Webstock: Cheap as chips - your networked chair

By Miraz Jordan

Adam Greenfield, Nokia's head of design direction for interface and services, sees network-building possibilities everywhere.
Adam Greenfield, Nokia's head of design direction for interface and services, sees network-building possibilities everywhere.

What would you say if I told you the chair you're sitting on is reporting back to the network? It might not be happening right now, but the way Adam Greenfield sees it that scenario might not be far away.

He points out that computer devices are becoming ever cheaper and easier to use and connect. If the pattern of history holds true we'll soon be connecting all sorts of objects around us into a network.

That could easily include the chair you're sitting on, the water cooler nearby, streetlights, the bridge across the river or harbour.

Computer chips are cheap, and getting cheaper. Connecting to a network is cheap. Soon, instead of saying "Why would I connect this chair?" we'll say "Why not? Let's do it. We'll figure out later how that could be useful."

Almost a decade ago Adam Greenfield - now Nokia's head of design direction for user interface and services - was tired of the web.

He says: "I was absolutely bored stupid. The web didn't have any magic or mystery from early 2002."

When smart people around him said mobile was the new best thing he didn't find that exciting. He was looking for a reason to be cheerful and wanted to recapture an intellectual spark in his daily work, but mobile wasn't it.

He looked further and came across something called Ubiquitous Computing. That intrigued him so much he wrote the book about it: Everyware: The Dawning Age of Ubiquitous Computing.

It's Ubiquitous Computing that might put a networked computer chip in your chair. It's not that far-fetched.

"Why would I care about putting a bunch of sensors and network radios into a chair? Why would I want to do that?" Greenfield asks. "The cost of doing it is so low that any return on that investment justifies doing it."

He sees truck drivers, corner dairy owners, family members, neighbours all being surrounded by a network of things. We'll all be walking round amongst networked signs and cameras, parking meters and doors that know what's going on in their environment, sharing the information with, well, someone.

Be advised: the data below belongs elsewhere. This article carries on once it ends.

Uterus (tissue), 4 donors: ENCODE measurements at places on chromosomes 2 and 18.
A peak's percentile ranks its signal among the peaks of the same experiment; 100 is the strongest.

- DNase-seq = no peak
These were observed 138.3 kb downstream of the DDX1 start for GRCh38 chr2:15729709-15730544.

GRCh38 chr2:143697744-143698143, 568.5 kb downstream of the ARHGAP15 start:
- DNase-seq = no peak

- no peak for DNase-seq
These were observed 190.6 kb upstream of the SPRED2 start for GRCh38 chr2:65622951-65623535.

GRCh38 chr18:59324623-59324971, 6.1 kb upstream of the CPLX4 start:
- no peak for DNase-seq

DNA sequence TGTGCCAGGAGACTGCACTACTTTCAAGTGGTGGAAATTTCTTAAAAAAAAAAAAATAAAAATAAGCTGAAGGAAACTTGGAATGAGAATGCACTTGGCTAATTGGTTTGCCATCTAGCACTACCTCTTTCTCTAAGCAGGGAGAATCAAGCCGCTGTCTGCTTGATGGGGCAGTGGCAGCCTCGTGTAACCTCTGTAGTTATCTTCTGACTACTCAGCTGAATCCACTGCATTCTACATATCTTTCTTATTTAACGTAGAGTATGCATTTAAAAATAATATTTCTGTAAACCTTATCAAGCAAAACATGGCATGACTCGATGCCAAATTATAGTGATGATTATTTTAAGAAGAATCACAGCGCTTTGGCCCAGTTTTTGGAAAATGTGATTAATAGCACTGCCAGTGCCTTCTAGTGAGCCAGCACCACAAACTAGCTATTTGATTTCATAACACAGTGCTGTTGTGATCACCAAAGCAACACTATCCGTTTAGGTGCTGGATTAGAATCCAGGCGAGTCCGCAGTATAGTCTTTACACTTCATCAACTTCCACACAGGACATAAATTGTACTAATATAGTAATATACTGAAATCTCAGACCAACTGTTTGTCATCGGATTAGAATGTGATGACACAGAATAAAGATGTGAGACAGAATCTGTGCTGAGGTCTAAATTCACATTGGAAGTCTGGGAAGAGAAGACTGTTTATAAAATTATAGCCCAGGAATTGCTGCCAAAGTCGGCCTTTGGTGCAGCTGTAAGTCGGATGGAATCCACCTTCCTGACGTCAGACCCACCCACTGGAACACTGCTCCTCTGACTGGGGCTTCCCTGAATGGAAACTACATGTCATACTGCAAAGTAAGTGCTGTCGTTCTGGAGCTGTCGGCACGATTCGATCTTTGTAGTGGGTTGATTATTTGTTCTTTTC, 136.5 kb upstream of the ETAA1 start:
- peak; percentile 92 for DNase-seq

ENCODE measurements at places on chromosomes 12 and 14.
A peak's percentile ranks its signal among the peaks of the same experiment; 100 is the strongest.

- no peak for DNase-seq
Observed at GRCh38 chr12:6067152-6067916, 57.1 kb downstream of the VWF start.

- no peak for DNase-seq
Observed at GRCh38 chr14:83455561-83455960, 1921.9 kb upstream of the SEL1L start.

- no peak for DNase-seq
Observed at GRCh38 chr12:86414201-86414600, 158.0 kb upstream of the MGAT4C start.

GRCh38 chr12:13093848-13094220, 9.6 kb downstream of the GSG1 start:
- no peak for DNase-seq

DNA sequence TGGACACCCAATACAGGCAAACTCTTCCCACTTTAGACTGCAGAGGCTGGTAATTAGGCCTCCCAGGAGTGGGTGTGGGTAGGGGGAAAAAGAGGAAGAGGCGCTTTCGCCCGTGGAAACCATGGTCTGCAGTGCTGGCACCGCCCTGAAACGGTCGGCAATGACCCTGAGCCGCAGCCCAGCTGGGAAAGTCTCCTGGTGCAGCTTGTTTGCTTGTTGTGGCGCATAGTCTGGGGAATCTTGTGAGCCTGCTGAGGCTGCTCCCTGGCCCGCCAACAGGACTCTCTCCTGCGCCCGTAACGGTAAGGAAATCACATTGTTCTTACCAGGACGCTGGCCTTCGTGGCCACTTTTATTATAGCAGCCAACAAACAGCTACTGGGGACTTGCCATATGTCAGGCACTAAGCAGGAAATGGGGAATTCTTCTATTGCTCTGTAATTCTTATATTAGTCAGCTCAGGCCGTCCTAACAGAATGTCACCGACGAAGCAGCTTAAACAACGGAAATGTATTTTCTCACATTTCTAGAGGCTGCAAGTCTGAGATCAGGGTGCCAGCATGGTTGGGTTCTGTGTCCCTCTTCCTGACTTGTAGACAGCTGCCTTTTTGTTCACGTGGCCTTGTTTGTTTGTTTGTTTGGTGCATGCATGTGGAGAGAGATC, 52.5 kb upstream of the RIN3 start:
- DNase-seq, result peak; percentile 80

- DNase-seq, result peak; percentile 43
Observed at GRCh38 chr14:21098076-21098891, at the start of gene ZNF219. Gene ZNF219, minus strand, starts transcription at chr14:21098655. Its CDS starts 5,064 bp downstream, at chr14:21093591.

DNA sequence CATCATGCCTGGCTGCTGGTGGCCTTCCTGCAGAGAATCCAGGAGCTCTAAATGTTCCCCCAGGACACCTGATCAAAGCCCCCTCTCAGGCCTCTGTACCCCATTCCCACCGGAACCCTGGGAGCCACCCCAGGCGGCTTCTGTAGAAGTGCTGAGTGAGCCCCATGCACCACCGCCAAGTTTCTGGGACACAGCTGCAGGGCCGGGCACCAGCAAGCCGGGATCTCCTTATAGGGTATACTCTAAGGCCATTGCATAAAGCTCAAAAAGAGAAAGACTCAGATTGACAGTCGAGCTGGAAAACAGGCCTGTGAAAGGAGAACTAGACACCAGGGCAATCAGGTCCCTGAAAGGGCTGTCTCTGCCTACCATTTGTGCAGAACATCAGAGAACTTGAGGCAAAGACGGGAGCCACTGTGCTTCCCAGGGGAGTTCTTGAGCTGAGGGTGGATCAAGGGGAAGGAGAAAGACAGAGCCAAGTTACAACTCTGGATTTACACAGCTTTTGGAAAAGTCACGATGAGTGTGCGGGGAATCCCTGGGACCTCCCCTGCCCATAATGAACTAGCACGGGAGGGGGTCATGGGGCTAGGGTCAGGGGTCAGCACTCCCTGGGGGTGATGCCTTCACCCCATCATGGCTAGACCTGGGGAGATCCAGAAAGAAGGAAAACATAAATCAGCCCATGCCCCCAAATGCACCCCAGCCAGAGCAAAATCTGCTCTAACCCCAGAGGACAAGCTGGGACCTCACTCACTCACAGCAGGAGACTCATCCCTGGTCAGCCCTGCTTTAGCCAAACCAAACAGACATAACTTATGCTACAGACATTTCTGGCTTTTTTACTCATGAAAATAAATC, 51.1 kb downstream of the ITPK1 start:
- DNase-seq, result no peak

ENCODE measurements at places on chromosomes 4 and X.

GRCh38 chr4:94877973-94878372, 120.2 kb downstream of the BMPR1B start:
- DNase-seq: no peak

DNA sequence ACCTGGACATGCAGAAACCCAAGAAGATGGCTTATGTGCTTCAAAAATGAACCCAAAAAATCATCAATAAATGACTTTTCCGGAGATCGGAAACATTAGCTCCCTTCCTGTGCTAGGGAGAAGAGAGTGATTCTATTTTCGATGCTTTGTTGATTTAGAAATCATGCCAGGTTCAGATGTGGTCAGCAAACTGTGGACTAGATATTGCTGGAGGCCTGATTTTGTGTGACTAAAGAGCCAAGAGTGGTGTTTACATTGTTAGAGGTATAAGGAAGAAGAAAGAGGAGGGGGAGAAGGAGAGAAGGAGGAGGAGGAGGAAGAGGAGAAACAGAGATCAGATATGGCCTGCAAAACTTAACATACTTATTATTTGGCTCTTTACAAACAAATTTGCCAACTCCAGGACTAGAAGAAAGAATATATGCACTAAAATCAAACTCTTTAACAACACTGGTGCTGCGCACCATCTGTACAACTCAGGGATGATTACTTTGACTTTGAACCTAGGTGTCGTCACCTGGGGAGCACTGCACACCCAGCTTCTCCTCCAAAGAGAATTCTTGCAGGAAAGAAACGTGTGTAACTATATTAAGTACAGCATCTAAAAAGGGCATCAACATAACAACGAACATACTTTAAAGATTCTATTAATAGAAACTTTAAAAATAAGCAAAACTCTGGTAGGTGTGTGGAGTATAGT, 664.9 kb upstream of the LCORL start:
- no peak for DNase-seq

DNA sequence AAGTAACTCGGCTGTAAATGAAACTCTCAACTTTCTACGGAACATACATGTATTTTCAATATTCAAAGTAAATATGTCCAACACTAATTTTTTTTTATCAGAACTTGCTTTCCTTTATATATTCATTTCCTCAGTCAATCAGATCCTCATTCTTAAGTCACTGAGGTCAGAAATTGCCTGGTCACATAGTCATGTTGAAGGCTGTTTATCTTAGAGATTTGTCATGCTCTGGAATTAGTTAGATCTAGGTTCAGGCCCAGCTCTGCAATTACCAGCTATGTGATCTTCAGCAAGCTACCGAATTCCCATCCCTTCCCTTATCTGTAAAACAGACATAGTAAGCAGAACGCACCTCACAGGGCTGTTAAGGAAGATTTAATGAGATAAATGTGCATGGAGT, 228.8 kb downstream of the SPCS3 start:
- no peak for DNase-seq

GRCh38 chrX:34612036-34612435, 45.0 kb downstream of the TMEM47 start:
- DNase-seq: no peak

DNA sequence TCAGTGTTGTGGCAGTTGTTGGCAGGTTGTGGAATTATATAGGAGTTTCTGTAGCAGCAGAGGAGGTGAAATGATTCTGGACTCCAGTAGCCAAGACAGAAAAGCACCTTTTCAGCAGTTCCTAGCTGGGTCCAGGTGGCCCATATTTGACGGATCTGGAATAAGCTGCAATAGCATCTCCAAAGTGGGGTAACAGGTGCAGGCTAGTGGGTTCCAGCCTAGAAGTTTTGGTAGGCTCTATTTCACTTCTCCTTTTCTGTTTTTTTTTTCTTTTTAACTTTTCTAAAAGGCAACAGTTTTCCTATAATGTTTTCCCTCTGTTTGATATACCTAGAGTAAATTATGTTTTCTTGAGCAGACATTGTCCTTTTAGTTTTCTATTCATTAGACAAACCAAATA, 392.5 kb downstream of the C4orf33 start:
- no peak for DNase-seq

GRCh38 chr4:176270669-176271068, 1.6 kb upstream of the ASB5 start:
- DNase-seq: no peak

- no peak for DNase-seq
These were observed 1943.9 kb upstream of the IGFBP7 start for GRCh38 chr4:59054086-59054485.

In 1960 a single huge and expensive mainframe computer may have had 100 highly expert users who understood all its ins and outs. 50 years later millions of people are still struggling to cope one to one with a small computer on their own desk.

But a new era is upon us. Already we're all interacting every day with dozens of devices with computer chips in them: washing machines, car engines, cards for bus travel, cellphones, cameras, TV decoders, GPS units.

Like it or not we've already switched from a ratio where 100 people use 1 computer. We've even moved past 1 person to 1 computer. Soon it'll be 100 computer devices per person.

The thing is, 1 device adds more to a network than you'd think. Greenfield quotes Metcalf's Law: "The value of a network increases as the square of the number of nodes connected to that network."

So every time we add one thing, one traffic light, one security camera, one weather station "we get new leaps and new progress", says Greenfield.

There's another layer to this Ubiquitous Computing too: we can't ignore it just because we're not interested, or don't understand the term.

Greenfield gives an example of the people who play a game called FourSquare.

Participants use their mobile phones to 'check in' at various locations - cafes, bars, art galleries and so on. They earn points and 'badges' when they check in and may even receive actual rewards, such as discounts on drinks.

Now, if passersby see a line of people at a bar and don't know about FourSquare then they are missing out.

That's a bit of a trivial example, but Greenfield is exploring as yet unthought of possibilities here. More 'serious' applications will emerge.

After all, we know that in 2010 anyone who doesn't use the web may be missing out on democratic opportunities, financial benefits or even just fun.

This new emergence of ubiquitous networked devices raises many issues such as design and privacy. After all, do you want your mother or your boss to know everything you've been doing in your spare time?

While the rest of us try to absorb the ideas from Everyware, Greenfield is about to write a new book: The City Is Here For You To Use. I'm sure that will be equally thought-provoking.


- Miraz Jordan knowit.co.nz interviewed Adam Greenfield when he was in Wellington to speak at the Webstock conference.

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